In some instances relevant experience may be required in addition to the formal qualification. For some occupations a short period of on-the-job training may be required in addition to or instead of the formal qualification.

In some instances, no formal qualification or on-the-job training may be required. The concept of skill specialisation Skill specialisation is defined as a function of: field of knowledge required materials worked on, and goods or services produced or provided.

Field of knowledge required refers to the subject matter knowledge that is essential for satisfactory performance of the tasks of an occupation. Tools and equipment used includes all forms of plant, machinery, computer-based equipment or hand tools used in the performance of the tasks, as well as intellectual tools such as personal interaction, and art or design techniques.

The term plant is used to describe mobile or stationary equipment which is large in size, performs several related functions, and is usually controlled by an internally located operator. The term machinery is used to describe stationary equipment which is not as large as plant, performs one processing function and is usually controlled by an externally located operator. The term hand tools is used to describe equipment which is small enough to be moved by one person.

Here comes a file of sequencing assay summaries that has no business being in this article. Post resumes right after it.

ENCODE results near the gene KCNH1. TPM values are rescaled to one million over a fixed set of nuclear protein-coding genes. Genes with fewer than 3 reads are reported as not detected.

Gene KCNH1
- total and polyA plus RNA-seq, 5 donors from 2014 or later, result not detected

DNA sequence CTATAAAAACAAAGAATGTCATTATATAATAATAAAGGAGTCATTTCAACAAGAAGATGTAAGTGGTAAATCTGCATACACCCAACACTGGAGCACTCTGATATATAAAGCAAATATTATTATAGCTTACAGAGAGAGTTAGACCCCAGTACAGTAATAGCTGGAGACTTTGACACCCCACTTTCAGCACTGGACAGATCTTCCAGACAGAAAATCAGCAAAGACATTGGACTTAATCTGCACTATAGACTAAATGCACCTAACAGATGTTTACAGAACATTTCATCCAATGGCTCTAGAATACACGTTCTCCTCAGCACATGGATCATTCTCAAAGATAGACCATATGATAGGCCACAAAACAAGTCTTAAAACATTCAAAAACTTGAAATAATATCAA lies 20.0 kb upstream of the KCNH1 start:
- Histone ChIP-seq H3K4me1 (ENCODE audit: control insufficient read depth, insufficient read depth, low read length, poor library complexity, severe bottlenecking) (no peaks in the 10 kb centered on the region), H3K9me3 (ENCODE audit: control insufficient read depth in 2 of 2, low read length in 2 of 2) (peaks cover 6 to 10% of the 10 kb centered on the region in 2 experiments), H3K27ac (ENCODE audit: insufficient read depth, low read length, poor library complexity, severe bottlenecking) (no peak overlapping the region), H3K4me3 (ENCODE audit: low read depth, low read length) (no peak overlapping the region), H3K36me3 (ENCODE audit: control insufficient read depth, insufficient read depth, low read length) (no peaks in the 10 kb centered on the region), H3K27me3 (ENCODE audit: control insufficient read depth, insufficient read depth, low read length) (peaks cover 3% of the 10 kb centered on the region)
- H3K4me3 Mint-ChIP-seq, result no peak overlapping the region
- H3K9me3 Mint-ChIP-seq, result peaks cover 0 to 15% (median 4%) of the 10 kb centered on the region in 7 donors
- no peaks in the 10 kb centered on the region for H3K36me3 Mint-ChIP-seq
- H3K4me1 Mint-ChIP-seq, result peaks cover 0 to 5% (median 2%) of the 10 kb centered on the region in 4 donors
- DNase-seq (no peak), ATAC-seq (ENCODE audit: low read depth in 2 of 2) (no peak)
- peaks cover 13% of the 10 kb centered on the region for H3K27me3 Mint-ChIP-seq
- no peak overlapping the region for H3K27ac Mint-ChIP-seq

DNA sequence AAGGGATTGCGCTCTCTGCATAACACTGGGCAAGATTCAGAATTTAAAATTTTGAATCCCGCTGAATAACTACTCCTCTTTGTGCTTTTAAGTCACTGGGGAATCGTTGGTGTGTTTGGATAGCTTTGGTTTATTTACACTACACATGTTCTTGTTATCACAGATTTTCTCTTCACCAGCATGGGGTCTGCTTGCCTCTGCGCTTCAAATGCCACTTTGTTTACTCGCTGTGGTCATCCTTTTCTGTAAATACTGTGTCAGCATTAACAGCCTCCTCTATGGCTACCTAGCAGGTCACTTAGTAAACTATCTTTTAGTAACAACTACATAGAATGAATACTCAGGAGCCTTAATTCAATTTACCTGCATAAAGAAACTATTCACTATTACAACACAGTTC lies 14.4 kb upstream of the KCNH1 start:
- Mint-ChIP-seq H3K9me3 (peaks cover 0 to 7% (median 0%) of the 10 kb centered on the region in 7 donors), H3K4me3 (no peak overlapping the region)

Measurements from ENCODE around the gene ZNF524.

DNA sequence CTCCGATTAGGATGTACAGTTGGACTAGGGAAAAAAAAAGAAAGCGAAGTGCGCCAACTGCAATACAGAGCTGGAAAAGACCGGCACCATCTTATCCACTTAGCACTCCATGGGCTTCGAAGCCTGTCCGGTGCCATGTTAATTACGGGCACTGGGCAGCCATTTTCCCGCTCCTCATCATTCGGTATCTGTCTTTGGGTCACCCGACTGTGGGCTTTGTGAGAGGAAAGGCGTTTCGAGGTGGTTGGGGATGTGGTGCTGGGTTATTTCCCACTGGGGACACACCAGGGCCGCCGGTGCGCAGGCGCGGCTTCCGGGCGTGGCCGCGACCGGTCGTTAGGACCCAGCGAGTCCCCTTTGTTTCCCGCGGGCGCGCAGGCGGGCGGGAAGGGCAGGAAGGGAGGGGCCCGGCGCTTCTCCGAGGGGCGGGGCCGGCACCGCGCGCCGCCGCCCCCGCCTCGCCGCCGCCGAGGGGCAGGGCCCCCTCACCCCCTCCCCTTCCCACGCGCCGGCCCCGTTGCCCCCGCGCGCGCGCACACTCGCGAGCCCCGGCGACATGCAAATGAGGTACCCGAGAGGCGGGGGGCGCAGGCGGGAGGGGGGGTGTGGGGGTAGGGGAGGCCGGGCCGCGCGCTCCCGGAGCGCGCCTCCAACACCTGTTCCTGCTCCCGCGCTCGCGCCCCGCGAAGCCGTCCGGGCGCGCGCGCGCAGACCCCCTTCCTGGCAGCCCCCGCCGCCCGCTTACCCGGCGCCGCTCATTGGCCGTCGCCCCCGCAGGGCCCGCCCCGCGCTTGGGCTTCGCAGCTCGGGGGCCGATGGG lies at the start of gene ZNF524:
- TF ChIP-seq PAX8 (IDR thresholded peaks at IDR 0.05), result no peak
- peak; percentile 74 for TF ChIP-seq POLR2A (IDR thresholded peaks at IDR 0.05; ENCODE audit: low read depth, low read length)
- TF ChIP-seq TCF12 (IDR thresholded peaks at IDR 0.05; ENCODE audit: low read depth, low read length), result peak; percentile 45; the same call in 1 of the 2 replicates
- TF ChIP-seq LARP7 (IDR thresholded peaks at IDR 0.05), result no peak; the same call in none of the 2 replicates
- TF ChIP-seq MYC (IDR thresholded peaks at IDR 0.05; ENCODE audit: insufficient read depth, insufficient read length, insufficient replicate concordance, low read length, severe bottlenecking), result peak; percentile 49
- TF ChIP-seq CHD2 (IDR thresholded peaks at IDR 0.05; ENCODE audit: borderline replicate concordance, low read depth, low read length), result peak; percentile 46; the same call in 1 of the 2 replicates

Materials worked on refers to materials of both a tangible and abstract nature which are extracted, processed, transformed, refined or fabricated as an essential part of the tasks performed. Examples of materials worked on include wood, metal, livestock, accounting data, text, people and organisations. Goods or services produced or provided refers to the end product of the performance of the tasks of an occupation including physical goods, personal or other services, or abstract goods such as a software application or statistical information.

Employability skills In developing the skill specialisation criteria for ANZSCO, employability skills were considered as a possible additional dimension of skill specialisation. There are two facets to employability skills, personal attributes such as loyalty, commitment and motivation, and generic skills, including communication, team work and problem-solving. Employers are increasingly using employability skills in conjunction with technical or job-specific skills when assessing the suitability of an individual for a particular occupation.

Since these employability skills are applicable to most occupations, it was decided not to include them as classification criteria for ANZSCO. Further discussion on employability skills can be found in Appendix D. Statistical balance As a general principle, a classification used for the dissemination of statistics should not have categories at the same level in its hierarchy which are too disparate in their population size.

That is, similar numbers of real world entities should be classified to each category at a particular level. This approach serves to minimise large variations in standard errors and the suppression of cells in statistical tables at particular levels of the structure when using output from sample surveys.

It also allows the classification to be used effectively for the cross-tabulation of aggregate data. Categories which have been defined to reflect the real world, however, will not always be statistically balanced. To force categories to conform to size limitations would mean that the categories would not always be meaningful or useful.

The following minimum and maximum size guidelines were considered in designing the categories at each level of ANZSCO.